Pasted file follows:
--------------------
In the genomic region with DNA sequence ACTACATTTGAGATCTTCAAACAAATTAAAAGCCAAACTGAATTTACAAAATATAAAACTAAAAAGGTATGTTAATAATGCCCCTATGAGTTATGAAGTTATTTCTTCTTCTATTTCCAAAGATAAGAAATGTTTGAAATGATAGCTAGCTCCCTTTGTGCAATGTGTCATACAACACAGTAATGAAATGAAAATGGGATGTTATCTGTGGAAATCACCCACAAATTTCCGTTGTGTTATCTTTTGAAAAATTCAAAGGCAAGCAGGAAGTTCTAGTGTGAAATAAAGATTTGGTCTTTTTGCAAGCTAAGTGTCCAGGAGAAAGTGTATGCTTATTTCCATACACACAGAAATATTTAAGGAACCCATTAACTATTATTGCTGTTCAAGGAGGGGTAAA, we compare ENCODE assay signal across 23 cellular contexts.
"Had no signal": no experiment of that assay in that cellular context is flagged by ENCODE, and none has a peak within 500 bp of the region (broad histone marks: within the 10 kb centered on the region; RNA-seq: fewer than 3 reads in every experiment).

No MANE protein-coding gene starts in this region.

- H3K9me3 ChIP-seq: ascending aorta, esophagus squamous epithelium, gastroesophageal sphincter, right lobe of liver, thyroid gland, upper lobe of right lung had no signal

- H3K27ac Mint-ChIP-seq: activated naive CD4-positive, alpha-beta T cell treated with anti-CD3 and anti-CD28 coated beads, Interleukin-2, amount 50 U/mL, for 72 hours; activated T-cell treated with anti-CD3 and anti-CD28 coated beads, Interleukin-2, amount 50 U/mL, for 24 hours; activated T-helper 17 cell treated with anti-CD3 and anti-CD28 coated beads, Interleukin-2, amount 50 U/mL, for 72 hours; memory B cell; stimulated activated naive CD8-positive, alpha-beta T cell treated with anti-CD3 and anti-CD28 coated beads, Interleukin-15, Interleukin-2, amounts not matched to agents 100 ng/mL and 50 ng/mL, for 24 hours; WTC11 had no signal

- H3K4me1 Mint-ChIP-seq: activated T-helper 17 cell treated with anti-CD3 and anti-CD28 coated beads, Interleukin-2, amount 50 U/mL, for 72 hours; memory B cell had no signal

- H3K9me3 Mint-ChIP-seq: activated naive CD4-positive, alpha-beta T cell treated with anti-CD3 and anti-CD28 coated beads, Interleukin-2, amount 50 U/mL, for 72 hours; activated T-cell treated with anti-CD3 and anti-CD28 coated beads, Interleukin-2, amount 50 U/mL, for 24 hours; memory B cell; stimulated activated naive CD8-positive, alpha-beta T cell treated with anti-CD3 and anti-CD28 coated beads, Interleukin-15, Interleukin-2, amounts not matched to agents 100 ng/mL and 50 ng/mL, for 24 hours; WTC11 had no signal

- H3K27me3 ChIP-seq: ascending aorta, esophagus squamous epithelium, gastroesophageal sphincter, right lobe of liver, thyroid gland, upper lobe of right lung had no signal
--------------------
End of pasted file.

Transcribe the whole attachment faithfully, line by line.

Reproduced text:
In the genomic region with DNA sequence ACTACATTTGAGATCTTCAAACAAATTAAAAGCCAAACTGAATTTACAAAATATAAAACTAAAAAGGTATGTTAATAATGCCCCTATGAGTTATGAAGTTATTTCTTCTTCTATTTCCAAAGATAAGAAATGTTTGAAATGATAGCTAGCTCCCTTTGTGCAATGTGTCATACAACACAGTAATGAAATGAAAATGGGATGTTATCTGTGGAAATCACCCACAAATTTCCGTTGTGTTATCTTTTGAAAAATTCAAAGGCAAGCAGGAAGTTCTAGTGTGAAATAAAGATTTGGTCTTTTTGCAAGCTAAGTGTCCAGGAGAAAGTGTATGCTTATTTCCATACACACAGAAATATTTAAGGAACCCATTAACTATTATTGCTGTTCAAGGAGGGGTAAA, we compare ENCODE assay signal across 23 cellular contexts.
"Had no signal": no experiment of that assay in that cellular context is flagged by ENCODE, and none has a peak within 500 bp of the region (broad histone marks: within the 10 kb centered on the region; RNA-seq: fewer than 3 reads in every experiment).

No MANE protein-coding gene starts in this region.

- H3K9me3 ChIP-seq: ascending aorta, esophagus squamous epithelium, gastroesophageal sphincter, right lobe of liver, thyroid gland, upper lobe of right lung had no signal

- H3K27ac Mint-ChIP-seq: activated naive CD4-positive, alpha-beta T cell treated with anti-CD3 and anti-CD28 coated beads, Interleukin-2, amount 50 U/mL, for 72 hours; activated T-cell treated with anti-CD3 and anti-CD28 coated beads, Interleukin-2, amount 50 U/mL, for 24 hours; activated T-helper 17 cell treated with anti-CD3 and anti-CD28 coated beads, Interleukin-2, amount 50 U/mL, for 72 hours; memory B cell; stimulated activated naive CD8-positive, alpha-beta T cell treated with anti-CD3 and anti-CD28 coated beads, Interleukin-15, Interleukin-2, amounts not matched to agents 100 ng/mL and 50 ng/mL, for 24 hours; WTC11 had no signal

- H3K4me1 Mint-ChIP-seq: activated T-helper 17 cell treated with anti-CD3 and anti-CD28 coated beads, Interleukin-2, amount 50 U/mL, for 72 hours; memory B cell had no signal

- H3K9me3 Mint-ChIP-seq: activated naive CD4-positive, alpha-beta T cell treated with anti-CD3 and anti-CD28 coated beads, Interleukin-2, amount 50 U/mL, for 72 hours; activated T-cell treated with anti-CD3 and anti-CD28 coated beads, Interleukin-2, amount 50 U/mL, for 24 hours; memory B cell; stimulated activated naive CD8-positive, alpha-beta T cell treated with anti-CD3 and anti-CD28 coated beads, Interleukin-15, Interleukin-2, amounts not matched to agents 100 ng/mL and 50 ng/mL, for 24 hours; WTC11 had no signal

- H3K27me3 ChIP-seq: ascending aorta, esophagus squamous epithelium, gastroesophageal sphincter, right lobe of liver, thyroid gland, upper lobe of right lung had no signal